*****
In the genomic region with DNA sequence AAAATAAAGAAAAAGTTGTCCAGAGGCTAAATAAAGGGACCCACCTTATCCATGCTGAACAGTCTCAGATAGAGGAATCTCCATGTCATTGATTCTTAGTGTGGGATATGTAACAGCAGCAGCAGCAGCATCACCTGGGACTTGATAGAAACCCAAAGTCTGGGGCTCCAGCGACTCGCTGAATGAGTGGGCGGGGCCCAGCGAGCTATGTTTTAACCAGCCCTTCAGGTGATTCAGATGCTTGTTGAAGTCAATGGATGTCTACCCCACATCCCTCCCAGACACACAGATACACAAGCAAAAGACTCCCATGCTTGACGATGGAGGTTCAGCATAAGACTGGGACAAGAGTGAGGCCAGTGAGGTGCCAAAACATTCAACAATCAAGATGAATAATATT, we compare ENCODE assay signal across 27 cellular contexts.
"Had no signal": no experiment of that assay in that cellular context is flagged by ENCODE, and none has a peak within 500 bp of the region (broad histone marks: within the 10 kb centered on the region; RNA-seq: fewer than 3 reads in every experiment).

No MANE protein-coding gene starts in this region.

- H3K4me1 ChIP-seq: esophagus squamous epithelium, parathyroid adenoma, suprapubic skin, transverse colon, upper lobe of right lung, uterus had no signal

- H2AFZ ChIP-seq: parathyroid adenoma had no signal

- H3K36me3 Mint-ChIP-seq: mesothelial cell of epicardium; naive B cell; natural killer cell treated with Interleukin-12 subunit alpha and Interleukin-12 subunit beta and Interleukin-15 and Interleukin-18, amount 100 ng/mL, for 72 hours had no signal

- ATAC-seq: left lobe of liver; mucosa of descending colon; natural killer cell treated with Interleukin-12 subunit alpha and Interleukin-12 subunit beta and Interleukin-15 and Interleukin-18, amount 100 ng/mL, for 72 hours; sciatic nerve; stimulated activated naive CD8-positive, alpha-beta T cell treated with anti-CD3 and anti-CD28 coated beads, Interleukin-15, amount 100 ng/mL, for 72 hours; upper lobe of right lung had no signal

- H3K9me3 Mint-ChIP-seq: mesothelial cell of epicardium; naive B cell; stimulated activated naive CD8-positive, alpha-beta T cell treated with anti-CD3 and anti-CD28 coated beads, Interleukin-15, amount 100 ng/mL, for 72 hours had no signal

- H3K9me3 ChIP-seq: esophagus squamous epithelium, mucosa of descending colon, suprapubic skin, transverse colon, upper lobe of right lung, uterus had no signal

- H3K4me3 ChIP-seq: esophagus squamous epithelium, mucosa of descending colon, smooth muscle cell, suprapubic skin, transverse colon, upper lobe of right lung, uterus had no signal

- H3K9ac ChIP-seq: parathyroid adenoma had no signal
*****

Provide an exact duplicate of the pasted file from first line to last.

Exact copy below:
In the genomic region with DNA sequence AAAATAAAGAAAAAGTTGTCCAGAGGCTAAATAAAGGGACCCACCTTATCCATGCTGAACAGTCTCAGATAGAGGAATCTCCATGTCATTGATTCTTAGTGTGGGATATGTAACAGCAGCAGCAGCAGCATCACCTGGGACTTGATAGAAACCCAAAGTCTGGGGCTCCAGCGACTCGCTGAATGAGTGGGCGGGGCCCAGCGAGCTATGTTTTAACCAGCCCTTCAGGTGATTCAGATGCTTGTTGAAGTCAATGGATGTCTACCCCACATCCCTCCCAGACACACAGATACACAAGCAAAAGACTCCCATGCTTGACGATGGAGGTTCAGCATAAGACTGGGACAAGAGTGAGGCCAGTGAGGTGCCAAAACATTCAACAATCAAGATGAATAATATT, we compare ENCODE assay signal across 27 cellular contexts.
"Had no signal": no experiment of that assay in that cellular context is flagged by ENCODE, and none has a peak within 500 bp of the region (broad histone marks: within the 10 kb centered on the region; RNA-seq: fewer than 3 reads in every experiment).

No MANE protein-coding gene starts in this region.

- H3K4me1 ChIP-seq: esophagus squamous epithelium, parathyroid adenoma, suprapubic skin, transverse colon, upper lobe of right lung, uterus had no signal

- H2AFZ ChIP-seq: parathyroid adenoma had no signal

- H3K36me3 Mint-ChIP-seq: mesothelial cell of epicardium; naive B cell; natural killer cell treated with Interleukin-12 subunit alpha and Interleukin-12 subunit beta and Interleukin-15 and Interleukin-18, amount 100 ng/mL, for 72 hours had no signal

- ATAC-seq: left lobe of liver; mucosa of descending colon; natural killer cell treated with Interleukin-12 subunit alpha and Interleukin-12 subunit beta and Interleukin-15 and Interleukin-18, amount 100 ng/mL, for 72 hours; sciatic nerve; stimulated activated naive CD8-positive, alpha-beta T cell treated with anti-CD3 and anti-CD28 coated beads, Interleukin-15, amount 100 ng/mL, for 72 hours; upper lobe of right lung had no signal

- H3K9me3 Mint-ChIP-seq: mesothelial cell of epicardium; naive B cell; stimulated activated naive CD8-positive, alpha-beta T cell treated with anti-CD3 and anti-CD28 coated beads, Interleukin-15, amount 100 ng/mL, for 72 hours had no signal

- H3K9me3 ChIP-seq: esophagus squamous epithelium, mucosa of descending colon, suprapubic skin, transverse colon, upper lobe of right lung, uterus had no signal

- H3K4me3 ChIP-seq: esophagus squamous epithelium, mucosa of descending colon, smooth muscle cell, suprapubic skin, transverse colon, upper lobe of right lung, uterus had no signal

- H3K9ac ChIP-seq: parathyroid adenoma had no signal